- The Washington Times - Wednesday, March 27, 2002

Government sugar programs that prop up prices might taste sweet to farmers, but they are a bitter pill for the only factory that makes Life Savers.
The Holland, Mich., factory will close by next year, and its owner, Kraft Foods, will shift production to a facility outside Montreal, ostensibly because it is consolidating operations at a single location. But local officials who assembled a package of tax breaks to keep Life Savers in Holland have come to realize they are helpless against the real culprit: sugar prices.
"I was completely blindsided," said Chris Byrnes, president of the Holland Economic Development Corp. "We couldn't do anything about the price of sugar."
The cost of sugar, far from being decided by markets, depends on federal government policies designed to help farmers. But those programs force communities like Holland to "take it on the chin," as Mr. Byrnes put it, because manufacturers that use sugar often decide to do business in foreign countries rather than in the United States.
Brach's Confections, citing high sugar prices, moved a plant from Chicago to Mexico last year. Before that, Bob's Candies decided to produce candy canes in Jamaica, not Georgia, for the same reason.
With Kraft winding down its operations in Holland, Mr. Byrnes is nervously looking over his shoulder at other factories that make ice cream and breakfast cereal. They may decide that pricey sugar is not worth the hassle.
Federal policies have decided the price of U.S. sugar since the 1930s.
Sugar growers, who are concentrated in the South and the upper Midwest, receive a guaranteed price through government loans they receive using their crop as collateral. To keep out foreign sweeteners, the United States uses a complex network of quotas and high tariffs.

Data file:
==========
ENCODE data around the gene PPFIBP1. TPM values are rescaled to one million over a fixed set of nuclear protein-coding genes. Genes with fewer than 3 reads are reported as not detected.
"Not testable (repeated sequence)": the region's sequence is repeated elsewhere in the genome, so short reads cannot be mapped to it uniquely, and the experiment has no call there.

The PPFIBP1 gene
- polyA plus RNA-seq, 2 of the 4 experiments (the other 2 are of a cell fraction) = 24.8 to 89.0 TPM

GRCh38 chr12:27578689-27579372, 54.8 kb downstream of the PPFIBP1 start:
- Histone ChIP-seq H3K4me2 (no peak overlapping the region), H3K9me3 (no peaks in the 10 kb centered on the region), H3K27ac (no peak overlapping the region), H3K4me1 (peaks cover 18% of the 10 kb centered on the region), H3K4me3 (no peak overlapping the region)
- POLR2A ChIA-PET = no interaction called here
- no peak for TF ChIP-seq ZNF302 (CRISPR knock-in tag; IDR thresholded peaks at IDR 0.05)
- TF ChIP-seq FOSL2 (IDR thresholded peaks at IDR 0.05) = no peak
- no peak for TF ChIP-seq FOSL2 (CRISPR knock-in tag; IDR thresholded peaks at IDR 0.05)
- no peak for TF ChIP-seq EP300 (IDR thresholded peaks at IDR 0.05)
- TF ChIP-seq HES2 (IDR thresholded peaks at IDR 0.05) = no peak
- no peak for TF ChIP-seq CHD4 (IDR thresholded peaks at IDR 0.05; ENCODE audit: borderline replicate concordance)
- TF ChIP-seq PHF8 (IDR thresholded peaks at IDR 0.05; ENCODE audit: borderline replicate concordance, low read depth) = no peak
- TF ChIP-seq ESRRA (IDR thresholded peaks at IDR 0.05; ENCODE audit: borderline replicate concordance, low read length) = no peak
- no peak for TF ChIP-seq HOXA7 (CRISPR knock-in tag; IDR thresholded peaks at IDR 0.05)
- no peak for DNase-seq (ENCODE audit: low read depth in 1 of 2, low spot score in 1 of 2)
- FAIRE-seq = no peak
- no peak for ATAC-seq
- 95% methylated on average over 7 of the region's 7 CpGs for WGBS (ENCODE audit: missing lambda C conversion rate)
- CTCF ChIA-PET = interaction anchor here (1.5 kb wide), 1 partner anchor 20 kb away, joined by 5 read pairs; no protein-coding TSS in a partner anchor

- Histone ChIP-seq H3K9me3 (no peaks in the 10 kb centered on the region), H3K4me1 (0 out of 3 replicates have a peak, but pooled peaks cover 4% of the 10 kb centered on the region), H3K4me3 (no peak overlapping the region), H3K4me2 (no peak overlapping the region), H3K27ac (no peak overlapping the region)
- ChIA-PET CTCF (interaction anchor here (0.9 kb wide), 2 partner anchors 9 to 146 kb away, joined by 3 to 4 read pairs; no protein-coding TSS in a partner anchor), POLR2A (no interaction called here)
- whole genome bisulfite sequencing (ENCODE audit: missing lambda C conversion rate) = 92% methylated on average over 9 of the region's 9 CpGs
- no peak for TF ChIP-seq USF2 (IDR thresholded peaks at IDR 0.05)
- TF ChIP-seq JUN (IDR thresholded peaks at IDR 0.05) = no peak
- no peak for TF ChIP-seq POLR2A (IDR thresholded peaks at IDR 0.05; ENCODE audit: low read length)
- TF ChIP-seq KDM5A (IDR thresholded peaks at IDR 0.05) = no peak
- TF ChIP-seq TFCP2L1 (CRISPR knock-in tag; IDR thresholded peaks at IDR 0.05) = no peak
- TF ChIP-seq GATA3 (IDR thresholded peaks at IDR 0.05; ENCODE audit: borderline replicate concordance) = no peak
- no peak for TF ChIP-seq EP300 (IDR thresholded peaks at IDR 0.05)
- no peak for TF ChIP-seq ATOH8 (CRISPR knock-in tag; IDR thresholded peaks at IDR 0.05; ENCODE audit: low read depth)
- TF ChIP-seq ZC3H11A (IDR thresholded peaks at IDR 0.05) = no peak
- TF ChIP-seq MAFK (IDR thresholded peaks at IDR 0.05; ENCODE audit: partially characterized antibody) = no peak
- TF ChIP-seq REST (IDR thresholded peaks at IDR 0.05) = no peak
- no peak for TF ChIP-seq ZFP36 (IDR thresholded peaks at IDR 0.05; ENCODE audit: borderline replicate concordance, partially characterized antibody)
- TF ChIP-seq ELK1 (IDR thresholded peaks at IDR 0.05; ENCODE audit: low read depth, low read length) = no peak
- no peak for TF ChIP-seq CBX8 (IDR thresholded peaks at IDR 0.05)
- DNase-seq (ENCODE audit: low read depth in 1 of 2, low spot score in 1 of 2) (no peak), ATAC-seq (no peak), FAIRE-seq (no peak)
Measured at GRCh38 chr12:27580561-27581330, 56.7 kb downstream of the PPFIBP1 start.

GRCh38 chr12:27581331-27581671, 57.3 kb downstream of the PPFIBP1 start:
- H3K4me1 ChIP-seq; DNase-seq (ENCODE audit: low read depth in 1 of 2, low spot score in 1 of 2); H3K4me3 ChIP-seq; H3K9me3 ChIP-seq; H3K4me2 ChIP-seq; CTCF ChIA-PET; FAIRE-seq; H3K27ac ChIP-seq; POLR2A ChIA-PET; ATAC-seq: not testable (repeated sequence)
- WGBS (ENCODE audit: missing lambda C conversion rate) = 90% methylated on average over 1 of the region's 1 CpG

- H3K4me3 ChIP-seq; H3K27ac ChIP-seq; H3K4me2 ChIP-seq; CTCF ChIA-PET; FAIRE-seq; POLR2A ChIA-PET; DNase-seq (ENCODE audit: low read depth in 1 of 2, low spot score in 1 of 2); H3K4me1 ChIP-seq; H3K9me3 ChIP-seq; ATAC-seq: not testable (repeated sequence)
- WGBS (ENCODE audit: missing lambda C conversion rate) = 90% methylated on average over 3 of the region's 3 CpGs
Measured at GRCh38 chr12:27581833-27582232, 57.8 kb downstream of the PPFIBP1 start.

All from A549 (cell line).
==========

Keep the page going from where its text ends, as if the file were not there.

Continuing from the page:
In 2001, the system kept the price of a pound of raw sugar around 21 cents per pound, compared with 9 cents on the world market.
The sugar industry, composed of cane and beet farmers, argues that 372,000 jobs depend on the program, and Congress seems to agree. The new farm bill being drafted will give the U.S. Department of Agriculture new tools to manipulate the supply of sugar, to the frustration of the program's opponents.
"It's the most egregious form of corporate welfare there is," said Rep. Dan Miller, a Florida Republican who has unsuccessfully sought to reform the sugar program.
But candy manufacturers see little attention being paid to their own welfare, and communities like Holland say they pay the price.
Sugar growers, sensitive to the notion that their program costs American jobs, blame the companies, not the cost of sweeteners.
"These international corporations are callously willing to put American workers and farmers out of business in favor of low-wage, low-cost foreign operations, but they are too ashamed to admit it," said Jack Roney, an economist with the American Sugar Alliance.
But Kraft's decision to take Life Savers production out of Holland underscored that, in competition with a high-wage country like Canada that has no government sugar program, American sugar prices are a serious liability. Mr. Byrnes, an economic development official for 15 years, notes that he often has lost out to countries like Mexico owing to labor costs.
"I never, ever lost out to Canada," he said.
Kraft told the city last year that the Holland plant was on a list of 17 facilities that could be shuttered in a bid to increase efficiency, and that it needed to save $2 million to make it economical. About 600 jobs were at stake.
Mr. Byrnes calculates that, in the end, Kraft had a shot at $25 million in tax breaks and state assistance over 15 years. But a move to Canada, where sugar is much cheaper, will save the company $90 million, an amount the city and state simply could not match.
"We weren't even in the ballpark at that point," he said.

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